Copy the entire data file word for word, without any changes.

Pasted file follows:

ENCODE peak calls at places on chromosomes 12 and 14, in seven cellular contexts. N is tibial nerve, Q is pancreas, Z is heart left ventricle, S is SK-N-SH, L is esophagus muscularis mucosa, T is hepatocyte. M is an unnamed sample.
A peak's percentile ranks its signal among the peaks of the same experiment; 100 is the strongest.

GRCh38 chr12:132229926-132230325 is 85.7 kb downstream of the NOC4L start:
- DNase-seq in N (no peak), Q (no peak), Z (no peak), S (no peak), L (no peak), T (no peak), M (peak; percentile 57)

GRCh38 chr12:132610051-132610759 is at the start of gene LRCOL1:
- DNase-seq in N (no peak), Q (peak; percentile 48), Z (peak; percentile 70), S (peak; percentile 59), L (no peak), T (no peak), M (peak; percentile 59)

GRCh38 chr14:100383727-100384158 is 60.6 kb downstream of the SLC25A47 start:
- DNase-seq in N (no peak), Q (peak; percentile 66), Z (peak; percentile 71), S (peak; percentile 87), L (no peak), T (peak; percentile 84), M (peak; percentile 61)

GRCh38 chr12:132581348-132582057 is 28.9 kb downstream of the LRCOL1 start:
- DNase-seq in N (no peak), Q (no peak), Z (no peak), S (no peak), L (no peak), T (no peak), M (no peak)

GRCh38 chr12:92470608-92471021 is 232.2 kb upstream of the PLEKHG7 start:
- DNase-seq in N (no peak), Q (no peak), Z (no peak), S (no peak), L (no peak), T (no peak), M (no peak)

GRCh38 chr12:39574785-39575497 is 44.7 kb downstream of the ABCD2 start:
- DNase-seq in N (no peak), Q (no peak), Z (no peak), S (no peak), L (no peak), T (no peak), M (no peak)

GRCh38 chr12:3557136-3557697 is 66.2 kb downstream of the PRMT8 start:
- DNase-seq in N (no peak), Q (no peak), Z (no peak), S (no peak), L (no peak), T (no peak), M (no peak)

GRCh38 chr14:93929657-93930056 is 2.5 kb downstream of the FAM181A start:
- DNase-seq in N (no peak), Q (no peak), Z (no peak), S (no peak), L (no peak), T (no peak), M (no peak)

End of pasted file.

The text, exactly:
ENCODE peak calls at places on chromosomes 12 and 14, in seven cellular contexts. N is tibial nerve, Q is pancreas, Z is heart left ventricle, S is SK-N-SH, L is esophagus muscularis mucosa, T is hepatocyte. M is an unnamed sample.
A peak's percentile ranks its signal among the peaks of the same experiment; 100 is the strongest.

GRCh38 chr12:132229926-132230325 is 85.7 kb downstream of the NOC4L start:
- DNase-seq in N (no peak), Q (no peak), Z (no peak), S (no peak), L (no peak), T (no peak), M (peak; percentile 57)

GRCh38 chr12:132610051-132610759 is at the start of gene LRCOL1:
- DNase-seq in N (no peak), Q (peak; percentile 48), Z (peak; percentile 70), S (peak; percentile 59), L (no peak), T (no peak), M (peak; percentile 59)

GRCh38 chr14:100383727-100384158 is 60.6 kb downstream of the SLC25A47 start:
- DNase-seq in N (no peak), Q (peak; percentile 66), Z (peak; percentile 71), S (peak; percentile 87), L (no peak), T (peak; percentile 84), M (peak; percentile 61)

GRCh38 chr12:132581348-132582057 is 28.9 kb downstream of the LRCOL1 start:
- DNase-seq in N (no peak), Q (no peak), Z (no peak), S (no peak), L (no peak), T (no peak), M (no peak)

GRCh38 chr12:92470608-92471021 is 232.2 kb upstream of the PLEKHG7 start:
- DNase-seq in N (no peak), Q (no peak), Z (no peak), S (no peak), L (no peak), T (no peak), M (no peak)

GRCh38 chr12:39574785-39575497 is 44.7 kb downstream of the ABCD2 start:
- DNase-seq in N (no peak), Q (no peak), Z (no peak), S (no peak), L (no peak), T (no peak), M (no peak)

GRCh38 chr12:3557136-3557697 is 66.2 kb downstream of the PRMT8 start:
- DNase-seq in N (no peak), Q (no peak), Z (no peak), S (no peak), L (no peak), T (no peak), M (no peak)

GRCh38 chr14:93929657-93930056 is 2.5 kb downstream of the FAM181A start:
- DNase-seq in N (no peak), Q (no peak), Z (no peak), S (no peak), L (no peak), T (no peak), M (no peak)